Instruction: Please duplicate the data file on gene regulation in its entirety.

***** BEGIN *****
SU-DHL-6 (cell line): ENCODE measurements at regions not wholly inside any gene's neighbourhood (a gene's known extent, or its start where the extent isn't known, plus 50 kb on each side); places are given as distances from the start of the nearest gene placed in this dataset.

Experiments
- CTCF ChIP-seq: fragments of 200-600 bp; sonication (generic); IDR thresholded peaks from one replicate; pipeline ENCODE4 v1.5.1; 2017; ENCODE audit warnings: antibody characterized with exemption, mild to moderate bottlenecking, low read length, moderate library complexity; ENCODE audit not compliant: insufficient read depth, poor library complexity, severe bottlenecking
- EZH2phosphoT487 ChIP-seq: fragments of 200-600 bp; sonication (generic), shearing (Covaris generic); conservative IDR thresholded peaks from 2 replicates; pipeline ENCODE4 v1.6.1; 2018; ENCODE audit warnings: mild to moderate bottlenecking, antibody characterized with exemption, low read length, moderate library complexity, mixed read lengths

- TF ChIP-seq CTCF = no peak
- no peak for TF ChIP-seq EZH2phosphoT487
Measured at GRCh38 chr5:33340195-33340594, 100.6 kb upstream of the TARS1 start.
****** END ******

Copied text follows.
SU-DHL-6 (cell line): ENCODE measurements at regions not wholly inside any gene's neighbourhood (a gene's known extent, or its start where the extent isn't known, plus 50 kb on each side); places are given as distances from the start of the nearest gene placed in this dataset.

Experiments
- CTCF ChIP-seq: fragments of 200-600 bp; sonication (generic); IDR thresholded peaks from one replicate; pipeline ENCODE4 v1.5.1; 2017; ENCODE audit warnings: antibody characterized with exemption, mild to moderate bottlenecking, low read length, moderate library complexity; ENCODE audit not compliant: insufficient read depth, poor library complexity, severe bottlenecking
- EZH2phosphoT487 ChIP-seq: fragments of 200-600 bp; sonication (generic), shearing (Covaris generic); conservative IDR thresholded peaks from 2 replicates; pipeline ENCODE4 v1.6.1; 2018; ENCODE audit warnings: mild to moderate bottlenecking, antibody characterized with exemption, low read length, moderate library complexity, mixed read lengths

- TF ChIP-seq CTCF = no peak
- no peak for TF ChIP-seq EZH2phosphoT487
Measured at GRCh38 chr5:33340195-33340594, 100.6 kb upstream of the TARS1 start.